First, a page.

Cart 0

Changes to ACT Writing

ACT Writing Changes

The ACT Writing Section is changing this Fall, starting with the September 12th, 2015 administration.  Unlike the coming changes to the SAT, which have been extensively covered in the media, this new ACT change is a bit of a surprise.  

Why is it changing?

The Common Core Curriculum, which has been adopted by the majority of U.S. states, calls for new writing standards.  The ACT prides itself in alignment with Common Core Standards.

Colleges consistently complain that high school graduate's writing is neither complex enough nor academic enough.  The ACT wants to remain a relevant tool to help college admissions officers avoid pulling their hair out.



How is it changing?

A spokesperson for the ACT says that the changes to the Writing section "allow students to more fully demonstrate their analytical writing ability."  

The new Writing assignments will have:

  • More Complex Prompts
  • Assignments that are Less Specific and More Open-Ended
  • New Scoring Guidelines

Longer, More-Complex Prompts

Thus far, the ACT has released only one sample prompt, so we must make all of our conclusions based on this prompt:

Intelligent Machines

Many of the goods and services we depend on daily are now supplied by intelligent, automated machines rather than human beings. Robots build cars and other goods on assembly lines, where once there were human workers. Many of our phone conversations are now conducted not with people but with sophisticated technologies. We can now buy goods at a variety of stores without the help of a human cashier. Automation is generally seen as a sign of progress, but what is lost when we replace humans with machines? Given the accelerating variety and prevalence of intelligent machines, it is worth examining the implications and meaning of their presence in our lives.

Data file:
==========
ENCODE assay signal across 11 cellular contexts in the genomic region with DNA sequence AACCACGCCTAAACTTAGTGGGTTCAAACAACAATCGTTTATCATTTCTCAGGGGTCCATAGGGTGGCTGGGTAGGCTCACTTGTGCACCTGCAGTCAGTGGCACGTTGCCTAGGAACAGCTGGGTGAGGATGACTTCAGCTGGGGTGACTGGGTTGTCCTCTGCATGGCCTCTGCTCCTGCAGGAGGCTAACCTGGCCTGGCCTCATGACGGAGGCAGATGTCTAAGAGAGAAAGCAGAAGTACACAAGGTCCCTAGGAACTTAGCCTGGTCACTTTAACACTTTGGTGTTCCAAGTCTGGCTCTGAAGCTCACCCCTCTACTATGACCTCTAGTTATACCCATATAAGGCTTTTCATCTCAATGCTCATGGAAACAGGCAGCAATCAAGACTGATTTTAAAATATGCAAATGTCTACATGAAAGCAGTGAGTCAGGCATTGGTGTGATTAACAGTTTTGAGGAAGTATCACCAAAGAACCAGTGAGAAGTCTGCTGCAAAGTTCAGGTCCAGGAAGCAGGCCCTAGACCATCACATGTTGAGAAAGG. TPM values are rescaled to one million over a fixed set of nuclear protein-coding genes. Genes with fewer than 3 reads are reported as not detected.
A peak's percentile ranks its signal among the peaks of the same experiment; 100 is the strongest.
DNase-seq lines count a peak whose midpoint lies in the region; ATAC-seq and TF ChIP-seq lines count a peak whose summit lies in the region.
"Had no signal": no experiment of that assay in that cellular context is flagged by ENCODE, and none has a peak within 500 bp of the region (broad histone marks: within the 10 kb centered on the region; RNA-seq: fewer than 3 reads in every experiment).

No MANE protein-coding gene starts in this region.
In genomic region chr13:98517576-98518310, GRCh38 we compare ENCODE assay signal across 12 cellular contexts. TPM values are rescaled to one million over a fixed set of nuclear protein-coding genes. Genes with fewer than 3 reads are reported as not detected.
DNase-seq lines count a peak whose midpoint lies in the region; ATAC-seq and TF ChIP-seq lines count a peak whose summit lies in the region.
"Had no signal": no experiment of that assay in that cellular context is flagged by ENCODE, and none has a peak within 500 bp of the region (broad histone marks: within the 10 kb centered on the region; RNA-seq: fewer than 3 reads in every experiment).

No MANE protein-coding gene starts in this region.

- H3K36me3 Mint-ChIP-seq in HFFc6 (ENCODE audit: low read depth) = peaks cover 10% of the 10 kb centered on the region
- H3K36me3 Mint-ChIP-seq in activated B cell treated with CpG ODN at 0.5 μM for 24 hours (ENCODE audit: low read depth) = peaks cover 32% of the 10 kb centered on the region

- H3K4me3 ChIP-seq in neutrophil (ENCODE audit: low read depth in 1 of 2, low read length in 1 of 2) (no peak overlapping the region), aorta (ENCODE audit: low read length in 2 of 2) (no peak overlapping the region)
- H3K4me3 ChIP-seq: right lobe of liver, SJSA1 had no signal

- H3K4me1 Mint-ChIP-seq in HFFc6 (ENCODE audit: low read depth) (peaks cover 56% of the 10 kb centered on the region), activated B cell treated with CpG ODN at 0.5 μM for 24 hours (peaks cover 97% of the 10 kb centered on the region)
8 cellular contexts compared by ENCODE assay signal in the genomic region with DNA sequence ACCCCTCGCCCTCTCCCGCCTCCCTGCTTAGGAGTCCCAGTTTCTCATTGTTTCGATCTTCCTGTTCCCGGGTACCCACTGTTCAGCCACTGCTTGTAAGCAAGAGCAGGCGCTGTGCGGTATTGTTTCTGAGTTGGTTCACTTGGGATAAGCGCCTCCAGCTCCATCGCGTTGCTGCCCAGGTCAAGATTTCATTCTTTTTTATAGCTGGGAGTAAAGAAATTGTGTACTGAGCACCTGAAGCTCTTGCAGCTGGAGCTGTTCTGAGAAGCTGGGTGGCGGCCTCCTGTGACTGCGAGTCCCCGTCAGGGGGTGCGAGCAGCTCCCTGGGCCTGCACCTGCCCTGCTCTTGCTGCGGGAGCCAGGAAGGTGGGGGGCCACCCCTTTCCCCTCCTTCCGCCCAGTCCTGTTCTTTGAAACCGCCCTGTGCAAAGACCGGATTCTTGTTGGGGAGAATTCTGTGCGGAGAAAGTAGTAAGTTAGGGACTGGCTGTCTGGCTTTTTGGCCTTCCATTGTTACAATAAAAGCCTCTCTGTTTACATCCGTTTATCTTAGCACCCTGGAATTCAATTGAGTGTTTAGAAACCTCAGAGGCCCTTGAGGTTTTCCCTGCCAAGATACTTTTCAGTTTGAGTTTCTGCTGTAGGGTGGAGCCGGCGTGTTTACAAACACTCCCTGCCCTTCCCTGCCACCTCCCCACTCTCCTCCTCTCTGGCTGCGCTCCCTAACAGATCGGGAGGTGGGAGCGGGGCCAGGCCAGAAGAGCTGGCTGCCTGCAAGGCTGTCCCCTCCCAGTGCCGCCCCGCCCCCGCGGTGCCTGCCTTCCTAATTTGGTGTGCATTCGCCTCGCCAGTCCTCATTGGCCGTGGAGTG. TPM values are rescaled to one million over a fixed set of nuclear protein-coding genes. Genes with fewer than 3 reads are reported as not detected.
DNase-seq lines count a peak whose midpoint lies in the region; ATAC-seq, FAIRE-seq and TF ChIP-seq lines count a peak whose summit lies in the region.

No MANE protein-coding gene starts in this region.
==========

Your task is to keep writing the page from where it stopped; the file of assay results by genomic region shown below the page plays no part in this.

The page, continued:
This prompt is quite different from the old style of prompt.  There is no specific assignment.

  • The prompt first presents a General Statement that automation is replacing human labor.  
  • It then gives us specific examples supporting this statement.  
  • It then asks a Core Question: "what is lost when we replace humans with machines?"
  • Finally it gives us an Abstract Assignment:  "it is worth examining the implications and meaning of their presence in our lives."

After the prompt, the ACT then presents three Points of View.

Perspective One 

What we lose with the replacement of people by machines is some part of our own humanity. Even our mundane daily encounters no longer require from us basic courtesy, respect, and tolerance for other people.

Perspective Two 

Machines are good at low-skill, repetitive jobs, and at high-speed, extremely precise jobs. In both cases they work better than humans. This efficiency leads to a more prosperous and progressive world for everyone.

Perspective Three 

Intelligent machines challenge our long-standing ideas about what humans are or can be. This is good because it pushes both humans and machines toward new, unimagined possibilities.

  • Perspective One tells us that automation is bad.  Culture is lost.
  • Perspective Two tells us that automation is good because it is efficient.
  • Perspective Three tells us that automation is good because it pushes the boundaries of human possibility.

Less Specific, More Open-Ended Assignments

After bombarding us with this dense prompt the ACT gives us some instructions.

Essay Task

Write a unified, coherent essay in which you evaluate multiple perspectives on the increasing presence of intelligent machines. In your essay, be sure to: